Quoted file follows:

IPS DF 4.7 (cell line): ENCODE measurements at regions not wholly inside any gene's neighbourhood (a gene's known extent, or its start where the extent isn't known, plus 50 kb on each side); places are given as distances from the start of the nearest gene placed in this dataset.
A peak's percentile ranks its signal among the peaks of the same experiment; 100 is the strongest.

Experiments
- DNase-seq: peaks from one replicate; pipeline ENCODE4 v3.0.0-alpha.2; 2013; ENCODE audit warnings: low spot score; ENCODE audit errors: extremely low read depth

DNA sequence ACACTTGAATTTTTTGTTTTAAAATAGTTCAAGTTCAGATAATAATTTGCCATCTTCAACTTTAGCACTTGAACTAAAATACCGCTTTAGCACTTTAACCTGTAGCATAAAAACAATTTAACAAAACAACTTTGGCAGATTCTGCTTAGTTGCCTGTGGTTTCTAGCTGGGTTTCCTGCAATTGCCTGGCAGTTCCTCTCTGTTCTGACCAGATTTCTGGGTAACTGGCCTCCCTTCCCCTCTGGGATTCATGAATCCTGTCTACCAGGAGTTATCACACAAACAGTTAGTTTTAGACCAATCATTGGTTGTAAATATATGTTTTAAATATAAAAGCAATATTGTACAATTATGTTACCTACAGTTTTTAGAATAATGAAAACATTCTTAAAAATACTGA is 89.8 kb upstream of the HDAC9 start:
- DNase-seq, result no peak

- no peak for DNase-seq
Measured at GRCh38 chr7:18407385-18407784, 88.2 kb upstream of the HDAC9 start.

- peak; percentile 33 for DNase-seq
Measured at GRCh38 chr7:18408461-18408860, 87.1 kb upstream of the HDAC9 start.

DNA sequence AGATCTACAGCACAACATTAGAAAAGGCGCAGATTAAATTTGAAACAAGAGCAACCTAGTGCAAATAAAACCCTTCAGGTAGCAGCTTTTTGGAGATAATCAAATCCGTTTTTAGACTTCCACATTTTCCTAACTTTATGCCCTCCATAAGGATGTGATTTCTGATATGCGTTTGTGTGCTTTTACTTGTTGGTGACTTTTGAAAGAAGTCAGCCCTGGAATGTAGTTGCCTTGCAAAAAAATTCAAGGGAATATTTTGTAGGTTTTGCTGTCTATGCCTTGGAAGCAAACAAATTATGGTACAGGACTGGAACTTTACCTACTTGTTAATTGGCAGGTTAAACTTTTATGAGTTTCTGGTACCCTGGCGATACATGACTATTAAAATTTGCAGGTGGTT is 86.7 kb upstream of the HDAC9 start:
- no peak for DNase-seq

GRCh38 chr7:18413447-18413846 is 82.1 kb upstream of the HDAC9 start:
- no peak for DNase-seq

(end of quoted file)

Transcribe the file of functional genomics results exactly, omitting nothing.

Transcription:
IPS DF 4.7 (cell line): ENCODE measurements at regions not wholly inside any gene's neighbourhood (a gene's known extent, or its start where the extent isn't known, plus 50 kb on each side); places are given as distances from the start of the nearest gene placed in this dataset.
A peak's percentile ranks its signal among the peaks of the same experiment; 100 is the strongest.

Experiments
- DNase-seq: peaks from one replicate; pipeline ENCODE4 v3.0.0-alpha.2; 2013; ENCODE audit warnings: low spot score; ENCODE audit errors: extremely low read depth

DNA sequence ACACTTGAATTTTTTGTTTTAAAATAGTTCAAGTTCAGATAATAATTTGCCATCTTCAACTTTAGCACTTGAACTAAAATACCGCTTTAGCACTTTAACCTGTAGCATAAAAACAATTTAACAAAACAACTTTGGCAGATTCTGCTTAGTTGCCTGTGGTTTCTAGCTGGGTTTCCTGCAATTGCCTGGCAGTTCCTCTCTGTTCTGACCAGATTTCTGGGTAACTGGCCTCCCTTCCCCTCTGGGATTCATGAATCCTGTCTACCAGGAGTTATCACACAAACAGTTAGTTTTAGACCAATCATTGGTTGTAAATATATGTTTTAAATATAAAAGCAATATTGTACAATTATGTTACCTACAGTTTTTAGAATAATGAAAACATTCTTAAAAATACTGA is 89.8 kb upstream of the HDAC9 start:
- DNase-seq, result no peak

- no peak for DNase-seq
Measured at GRCh38 chr7:18407385-18407784, 88.2 kb upstream of the HDAC9 start.

- peak; percentile 33 for DNase-seq
Measured at GRCh38 chr7:18408461-18408860, 87.1 kb upstream of the HDAC9 start.

DNA sequence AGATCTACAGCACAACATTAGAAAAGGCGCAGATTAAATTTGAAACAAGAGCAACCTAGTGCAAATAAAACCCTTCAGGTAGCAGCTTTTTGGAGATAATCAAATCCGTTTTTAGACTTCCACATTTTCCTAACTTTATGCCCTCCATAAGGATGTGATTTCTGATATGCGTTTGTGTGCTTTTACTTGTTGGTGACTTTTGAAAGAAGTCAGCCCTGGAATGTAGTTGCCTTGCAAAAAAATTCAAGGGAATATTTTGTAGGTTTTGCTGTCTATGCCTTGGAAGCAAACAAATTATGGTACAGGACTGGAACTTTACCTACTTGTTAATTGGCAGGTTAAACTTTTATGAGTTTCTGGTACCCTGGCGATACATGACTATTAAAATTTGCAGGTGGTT is 86.7 kb upstream of the HDAC9 start:
- no peak for DNase-seq

GRCh38 chr7:18413447-18413846 is 82.1 kb upstream of the HDAC9 start:
- no peak for DNase-seq